10. c u n d gulag says:

    I wonder if a gallon of Ginger Cordial, washed down with a couple of gallons of Catawba wine, are what fortifies Peggy Noonan’s courage before she makes her TV appearances?

    Me, I’d never heard of “Sweet Mash” before.

  11. Ken says:

    It was also Missouri wineries that saved the French wine industry in the late 1800s. An imported aphid was destroying the French vines, but the Missouri roots were resistant to the pest. The solution was to graft the French vines onto Missouri rootstock.

    • My understanding is that that was Texas rootstock, but I think that all American rootstock is phylloxera resistant — they got the bug from us, and it almost wiped out the entire European wine industry. I’ll have to look it up; likely it was a mixture of TX/MO rootstock. But it’s true about the MO wine industry being the largest pre-California-book.

      Of course, they also smoke tobacco out of corn, so go figure.

      Norton is foul, btw. IMO of course, but the traditional pejorative description is “foxy” fwiw (not ‘sexy’ — more like ‘like licking a fox’). Native American grape varietals aren’t of the same “noble” order as the European varietals — different sub-sepcies/strain. I’d go look up the Latin names but 1) you all don’t care, and 2)I’d have to get up.

  12. UberMitch says:

    It’s definitely worth springing the extra quarter per gallon for XXX rectified whiskey over XX.

  13. INotI says:

    Sure, I’ll take a gallon of cherry cordial.

  14. efgoldman says:

    Never heard of rectified whiskey before. Had to look it up.

  15. thebewilderness says:

    Pottery was more common than glass at that time.
    The beer in bottles were generally quarts, so that might explain the price.

  16. Scott P. says:

    There are lots of Missouri vineyards. You’ll find wineries all over the state.

  17. Bill Murray says:

    Also, who were the Dick Brothers of Quincy?

  18. LeeEsq says:

    Eric, the late 19th century is when the giant modern corporation started to arise. Of course it makes sense that the big corporate breweries would begin to dominate the market. They also had a very intelligent marketing idea, they used to own neighborhood saloons that would exclusively sell their products sort of like how movie studios used to own chains of movie theaters. Still, I heard that the beers produced by the big corporate breweries were better than they are now.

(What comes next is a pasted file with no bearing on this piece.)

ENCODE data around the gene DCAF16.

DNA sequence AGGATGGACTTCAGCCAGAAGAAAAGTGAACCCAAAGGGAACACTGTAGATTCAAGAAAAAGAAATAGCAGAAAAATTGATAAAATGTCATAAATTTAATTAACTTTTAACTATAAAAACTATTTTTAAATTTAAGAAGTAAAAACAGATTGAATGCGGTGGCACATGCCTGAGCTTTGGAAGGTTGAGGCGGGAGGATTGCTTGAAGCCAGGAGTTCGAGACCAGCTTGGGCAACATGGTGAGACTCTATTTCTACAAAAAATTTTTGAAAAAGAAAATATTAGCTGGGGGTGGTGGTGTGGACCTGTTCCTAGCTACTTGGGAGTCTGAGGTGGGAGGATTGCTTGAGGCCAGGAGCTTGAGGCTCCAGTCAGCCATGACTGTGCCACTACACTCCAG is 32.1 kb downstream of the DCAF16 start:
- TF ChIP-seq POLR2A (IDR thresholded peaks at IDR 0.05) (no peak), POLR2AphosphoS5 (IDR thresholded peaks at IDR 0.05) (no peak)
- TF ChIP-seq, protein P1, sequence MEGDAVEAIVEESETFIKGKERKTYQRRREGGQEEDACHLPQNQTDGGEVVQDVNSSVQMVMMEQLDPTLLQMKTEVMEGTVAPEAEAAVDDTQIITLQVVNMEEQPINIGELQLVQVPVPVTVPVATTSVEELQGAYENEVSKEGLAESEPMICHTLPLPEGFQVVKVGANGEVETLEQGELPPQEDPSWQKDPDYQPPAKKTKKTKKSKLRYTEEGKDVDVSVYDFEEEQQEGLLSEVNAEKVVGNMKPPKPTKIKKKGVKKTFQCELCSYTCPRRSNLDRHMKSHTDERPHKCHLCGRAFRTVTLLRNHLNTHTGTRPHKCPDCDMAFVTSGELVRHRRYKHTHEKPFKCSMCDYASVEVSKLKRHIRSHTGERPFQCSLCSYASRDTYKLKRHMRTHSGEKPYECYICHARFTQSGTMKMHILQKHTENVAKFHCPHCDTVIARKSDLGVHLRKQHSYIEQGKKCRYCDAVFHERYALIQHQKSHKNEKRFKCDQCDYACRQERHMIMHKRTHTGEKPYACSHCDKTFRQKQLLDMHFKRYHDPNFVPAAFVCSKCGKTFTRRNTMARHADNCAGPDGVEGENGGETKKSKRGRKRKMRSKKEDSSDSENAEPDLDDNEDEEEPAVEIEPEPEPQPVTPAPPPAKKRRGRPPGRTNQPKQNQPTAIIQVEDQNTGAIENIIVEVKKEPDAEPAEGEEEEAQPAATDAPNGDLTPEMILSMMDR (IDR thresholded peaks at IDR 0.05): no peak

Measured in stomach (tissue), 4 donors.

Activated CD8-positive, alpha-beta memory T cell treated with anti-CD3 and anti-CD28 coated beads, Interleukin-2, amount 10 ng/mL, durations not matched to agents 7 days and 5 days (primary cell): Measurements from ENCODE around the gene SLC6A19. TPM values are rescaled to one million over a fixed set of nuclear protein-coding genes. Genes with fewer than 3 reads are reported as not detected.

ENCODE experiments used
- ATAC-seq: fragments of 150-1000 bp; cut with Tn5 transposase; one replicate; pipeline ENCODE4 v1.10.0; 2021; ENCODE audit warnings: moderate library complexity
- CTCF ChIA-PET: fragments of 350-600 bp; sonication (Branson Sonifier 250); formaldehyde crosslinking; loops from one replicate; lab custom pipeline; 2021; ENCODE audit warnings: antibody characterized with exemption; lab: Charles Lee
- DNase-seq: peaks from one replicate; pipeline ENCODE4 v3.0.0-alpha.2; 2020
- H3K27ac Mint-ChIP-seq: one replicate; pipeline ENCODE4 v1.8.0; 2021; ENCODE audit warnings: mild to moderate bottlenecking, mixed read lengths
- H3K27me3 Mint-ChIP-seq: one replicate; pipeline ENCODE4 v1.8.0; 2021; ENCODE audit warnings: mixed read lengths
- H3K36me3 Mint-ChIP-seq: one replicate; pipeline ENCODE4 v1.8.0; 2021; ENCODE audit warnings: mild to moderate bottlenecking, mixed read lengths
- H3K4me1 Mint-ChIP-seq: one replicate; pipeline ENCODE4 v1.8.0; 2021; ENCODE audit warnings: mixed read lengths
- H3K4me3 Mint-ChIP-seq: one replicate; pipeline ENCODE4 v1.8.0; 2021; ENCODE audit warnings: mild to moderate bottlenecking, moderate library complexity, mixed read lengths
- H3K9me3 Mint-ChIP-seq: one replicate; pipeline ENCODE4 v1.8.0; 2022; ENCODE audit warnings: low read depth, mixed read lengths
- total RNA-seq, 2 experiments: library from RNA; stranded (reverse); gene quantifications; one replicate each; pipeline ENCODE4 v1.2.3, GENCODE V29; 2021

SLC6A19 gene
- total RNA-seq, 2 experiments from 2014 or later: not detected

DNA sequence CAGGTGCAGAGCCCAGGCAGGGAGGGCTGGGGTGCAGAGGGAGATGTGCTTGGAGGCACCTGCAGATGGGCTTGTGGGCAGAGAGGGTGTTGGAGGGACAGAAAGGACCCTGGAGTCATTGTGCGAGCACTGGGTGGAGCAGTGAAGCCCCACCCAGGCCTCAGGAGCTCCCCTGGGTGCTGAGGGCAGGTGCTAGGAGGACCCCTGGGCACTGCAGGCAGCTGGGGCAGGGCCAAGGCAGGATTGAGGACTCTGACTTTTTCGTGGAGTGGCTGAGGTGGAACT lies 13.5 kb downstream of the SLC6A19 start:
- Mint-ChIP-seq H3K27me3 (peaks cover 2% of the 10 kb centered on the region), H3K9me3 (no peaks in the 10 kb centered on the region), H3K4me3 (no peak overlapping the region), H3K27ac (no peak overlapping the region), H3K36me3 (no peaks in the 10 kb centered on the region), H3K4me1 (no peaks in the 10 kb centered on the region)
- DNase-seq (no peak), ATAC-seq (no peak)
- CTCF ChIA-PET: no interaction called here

• Hogan says:

      I would have thought that kind of centralization came later with agricultural products. Were there any national beer brands in 1898? All of those listed started out in the Midwest (St. Louis, Milwaukee, Quincy), and the Ballantine (Newark, NJ) page on Wikipedia says it was twice as large as Anheuser-Busch in 1879.

  19. [...] for $6.50/gallon and other bargains Posted on October 9, 2011 by Brandy Hauman An interesting document from 1898. I think “Missouri wine” just means wine made in the state of Missouri. [...]

  20. Jonathan says:

    As per the cost, the value of a dollar didn’t really change between the 1890′s and the 1930′s. Nearly constant, progressive inflation is an invention of the 20th century. It is a product of the third industrial revolution that coincided with the spread of electrification. Much like the earlier industrial revolutions were tied to water wheels and the spread of steam engines.

  21. Paul W says:

    The price list is really interesting, thanks for posting it. However, your strange attitude about Missouri is disturbing. Upon seeing something you were ignorant of, maybe instead of posting a flip and dismissive comment about part of the US you are unfamiliar with, you could have taken this as an opportunity to learn something about the truly interesting history of Missouri wine (and other midwestern wines), the devastating effect of Prohibition, the current state of the industry, and the unique wines that are to be found throughout the country. That could have been a really interesting post (or series of posts) with some actual value, rather than a potshot at the midwest that reinforces all the worst stereotypes about liberal commentators.

  22. We are curious as well as considering what you will be covering right here.